Infratil somewhat bruised by dealings with regulators, seeks details of govt's infrastructure plans
By Jonathan Underhill
Nov. 15 (BusinessDesk) - Infratil has reeled off a list of what it calls "unhelpful regulatory interactions" this year that have left the publicly listed infrastructure investor wary of both lawmakers and regulators.
The company, which is managed by Wellington-based investment bank HRL Morrison & Co, last week posted a 16 percent gain in first-half profit, helped by the contribution from its 50.5 percent-owned Trustpower, but also said it was a period when it sometimes felt wrong-footed by the state sector.
"At times it’s difficult to retain confidence in law makers and regulators," chairman Mark Tume and chief executive Marko Bogoievski say in their first-half report.
Issues included the decisions of regional transport authorities in awarding contracts to operate public transport bus services, which have seen Infratil's NZ Bus unit cede ground to rivals. Last month the company said NZ Bus had concluded negotiations with Auckland Transport while negotiations in Wellington were ongoing, and overall it expected the business to shrink by about one third.
"NZ Bus and its people have been impacted by low-cost choices by regional transport authorities," Tume and Bogoievski said. "Winning tenders appear to have been based on the operators paying lower wages." In May, NZ Bus lost most of its bus contract with the Greater Wellington Regional Council to Masterton-based Tranzit Group, which the council said could offer the service cheaper, reducing its share of services to 28 percent from 73 percent.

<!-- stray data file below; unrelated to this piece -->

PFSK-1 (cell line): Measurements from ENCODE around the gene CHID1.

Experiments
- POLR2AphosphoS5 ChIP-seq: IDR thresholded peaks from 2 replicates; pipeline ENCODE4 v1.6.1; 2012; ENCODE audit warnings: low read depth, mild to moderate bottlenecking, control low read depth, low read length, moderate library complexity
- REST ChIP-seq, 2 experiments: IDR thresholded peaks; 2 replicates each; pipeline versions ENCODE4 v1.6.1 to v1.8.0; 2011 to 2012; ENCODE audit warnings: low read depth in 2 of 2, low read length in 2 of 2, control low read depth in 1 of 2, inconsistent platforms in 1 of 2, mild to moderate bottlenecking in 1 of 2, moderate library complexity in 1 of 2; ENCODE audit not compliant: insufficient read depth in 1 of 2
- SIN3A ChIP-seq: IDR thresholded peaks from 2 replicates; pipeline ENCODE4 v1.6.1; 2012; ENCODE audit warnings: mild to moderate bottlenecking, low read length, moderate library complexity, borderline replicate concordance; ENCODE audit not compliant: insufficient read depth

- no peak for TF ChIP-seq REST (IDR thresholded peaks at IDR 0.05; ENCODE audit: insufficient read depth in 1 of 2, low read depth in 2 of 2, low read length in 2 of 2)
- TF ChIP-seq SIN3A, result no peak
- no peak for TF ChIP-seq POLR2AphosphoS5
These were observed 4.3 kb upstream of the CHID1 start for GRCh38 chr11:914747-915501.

Meanwhile, resource consent applications for a runway extension at Infratil's 66 percent-owned Wellington International Airport have been put on hold pending a court decision as to how the Civil Aviation Authority should interpret the regulations which guide its decisions.
Across the Tasman, Tume and Bogoievski say, the regulation of Australia’s energy markets "continues to be in turmoil."
"On a number of occasions some of Tilt Renewables’ operational wind farms were switched off because South Australian grid rules required the use of gas/coal fired plant," they said.
Tilt was created when Trustpower spun out its wind and solar generation facilities into a separately listed company in 2016. Question marks hang over its 2016 investment in US renewable energy company Longroad Energy, after US President Donald Trump "announced a policy to subsidise nuclear and coal fired generation."
The US Department of Energy has proposed that compensation to coal and nuclear plant operators include recognition of their contribution to the reliability of the national grid. The proposal, which is being driven by US energy secretary Rick Perry, would extend the life of hundreds of aging coal and nuclear plants, critics say.
Special purpose funds associated with Infratil and Morrison & Co have been a significant partner to the government in recent years under various public-private partnership schemes including long-term concession arrangements to finance, build and maintain assets including prisons and schools and investment in the Pūhoi-to-Warkworth PPP motorway contract awarded last year.
Infratil said the Labour Party-led government "has something of a clean sheet on many policy areas" but in areas relevant to the company "their most clearly enunciated goals are to up the rate of infrastructure investment."
"However, it’s less clear whether the government intends going it alone or working with private partners," it said.
Infratil shares last traded at 3.22, up 0.2 percent on the day, and have gained 17 percent this year.